A Clean Way to Heat and Cool at Skidmore by Larry Goodwin Saratoga TODAY SARATOGA SPRINGS — A gentle slope on the campus of Skidmore College—one that leads down to a pond rippled by two fountains—naturally hides the evidence of previous construction. Several years ago, contractor machines had made a mess of it by digging straight down 450 feet to install a field of five-inch-wide pipes, which supply a sophisticated geothermal heating and cooling system at the college. The lush green grass behind the Bernhard Theater building now makes the clean-energy infrastructure impossible to see. Last year, another large geothermal installation was completed on campus after Facilities Services crews had ripped up a portion of the Palamountain parking lot, in preparation for construction of a Center for Integrated Sciences. “Nobody really knows what we’ve been doing here for a long time,” stated Paul Lundberg, the assistant director of Facilities Services. Lundberg is widely considered on campus to be the most enthusiastic promoter of geothermal energy projects. Lundberg is happy to explain how “closed-loop” networks of
pipes circulate famously pure local water for indoor climate control at Skidmore. The goal is to get “the best bang for your buck” in terms of energy consumption, he said. “Geothermal heat pump installations use the constant temperature under the ground’s frost line to renewably heat and cool homes and businesses without producing greenhouse gases on site,” the New York Geothermal Energy Organization (NYGEO) states in a summary of the technology. Lundberg admitted that he was eager to attend the NYGEO conference this week at the Radisson Hotel in Albany. In 2015, the same conference—nicknamed “Geopalooza”— was held at Skidmore College. In 2012, a national academic association recognized Skidmore with an award for the operation of its geothermal energy system. Before giving a brief tour of one of the system’s two main “nodes,” or control rooms, Lundberg had joined an interview with Karen Kellogg and Levi Rogers, who direct and coordinate various activities through Skidmore’s Sustainability Office. Rogers said his office works with “a large group of people on campus” who are united in their support of Skidmore’s environmentally sustainable projects. These include the promotion of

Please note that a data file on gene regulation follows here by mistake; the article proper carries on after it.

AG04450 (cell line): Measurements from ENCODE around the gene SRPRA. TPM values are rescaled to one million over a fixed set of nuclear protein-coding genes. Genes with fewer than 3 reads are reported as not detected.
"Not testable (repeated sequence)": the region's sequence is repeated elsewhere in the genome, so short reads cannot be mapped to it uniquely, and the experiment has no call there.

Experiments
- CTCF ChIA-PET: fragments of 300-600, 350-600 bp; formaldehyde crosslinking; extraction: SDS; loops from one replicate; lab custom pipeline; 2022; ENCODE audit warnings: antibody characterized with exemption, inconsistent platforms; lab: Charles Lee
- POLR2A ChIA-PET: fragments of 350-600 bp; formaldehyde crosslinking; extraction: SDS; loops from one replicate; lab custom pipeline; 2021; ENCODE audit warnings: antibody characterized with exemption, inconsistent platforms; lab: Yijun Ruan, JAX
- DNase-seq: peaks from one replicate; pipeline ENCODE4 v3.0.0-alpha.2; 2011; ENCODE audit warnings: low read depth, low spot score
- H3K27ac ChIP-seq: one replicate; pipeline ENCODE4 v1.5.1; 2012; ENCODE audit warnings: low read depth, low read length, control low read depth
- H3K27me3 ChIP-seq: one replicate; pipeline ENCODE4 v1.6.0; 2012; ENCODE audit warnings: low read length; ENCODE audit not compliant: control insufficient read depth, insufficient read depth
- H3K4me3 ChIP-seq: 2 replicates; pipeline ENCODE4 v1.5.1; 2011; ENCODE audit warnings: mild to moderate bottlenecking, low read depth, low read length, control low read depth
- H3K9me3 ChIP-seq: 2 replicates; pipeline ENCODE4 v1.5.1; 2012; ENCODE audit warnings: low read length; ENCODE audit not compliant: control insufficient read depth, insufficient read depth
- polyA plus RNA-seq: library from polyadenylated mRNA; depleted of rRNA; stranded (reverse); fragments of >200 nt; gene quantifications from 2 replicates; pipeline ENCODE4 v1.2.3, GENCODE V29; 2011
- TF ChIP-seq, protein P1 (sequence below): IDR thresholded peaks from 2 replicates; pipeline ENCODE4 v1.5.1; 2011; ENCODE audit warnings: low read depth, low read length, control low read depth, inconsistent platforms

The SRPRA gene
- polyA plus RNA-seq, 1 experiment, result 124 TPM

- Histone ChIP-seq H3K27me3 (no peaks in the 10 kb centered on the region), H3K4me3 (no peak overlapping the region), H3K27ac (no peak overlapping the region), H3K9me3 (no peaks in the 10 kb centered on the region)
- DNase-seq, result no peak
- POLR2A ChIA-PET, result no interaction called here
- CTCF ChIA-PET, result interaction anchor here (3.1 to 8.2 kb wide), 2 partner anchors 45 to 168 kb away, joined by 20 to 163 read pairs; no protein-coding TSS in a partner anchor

The slope behind Skidmore’s Bernhard Theater under which geothermal pipes were installed. Photo by Larry Goodwin.
solar power, ambitious recycling and composting programs, and the annual maintenance of a thriving community garden on campus. Many students are currently participating in Earth Week activities, which include an off-campus March for Science starting at noon on Saturday in Congress Park and a film screening about the Hudson River on Monday at 7 p.m. in the Emerson Auditorium. Kellogg, Lundberg and Rogers sat down together outside a coffee shop on the second floor of the Case Center, as Skidmore students and faculty were socializing or studying intently nearby. Kellogg explained that, at present, geothermal energy heats and cools nearly 40 percent of the square footage inside all of Skidmore’s buildings. That includes the
Levi Rogers (at left) and Paul Lundberg in one of Skidmore’s geothermal control rooms. Photo by Larry Goodwin.
Arthur Zankel Music Center, Tang Teaching Museum, the Northwoods and Sussman student apartments, and numerous other structures on campus. More geothermal projects are being planned to increase the college’s overall energy efficiency, she said.
Lundberg described how Skidmore’s geothermal system (in scientific terms) is able to store heat energy very efficiently due to a large underground formation of Dolostone, which he called “near perfect for optimum heat exchange.” “We’ve done our homework,” Lundberg added. Rogers pointed out that Skidmore utilizes all of the geothermal power generated on site, which he said eliminates any need for the college to participate in complicated “renewable energy credit” markets. “I really do think that sets us apart from other institutions,” Rogers said. According to John Manning, a spokesman for Earth Sensitive Solutions in Skaneateles, New York, a firm that has partnered with Skidmore to install geothermal pipes, emissions of greenhouse gases are “going to be a growing concern” in the years ahead. Manning said the New York Energy Research and Development Authority is close to finalizing economic incentives that could spur more commercial and residential projects statewide similar to those being completed at Skidmore. “It’s good to see geothermal finally catching on,” Manning said. He called it “the best sustainable way to lower our carbon footprint.”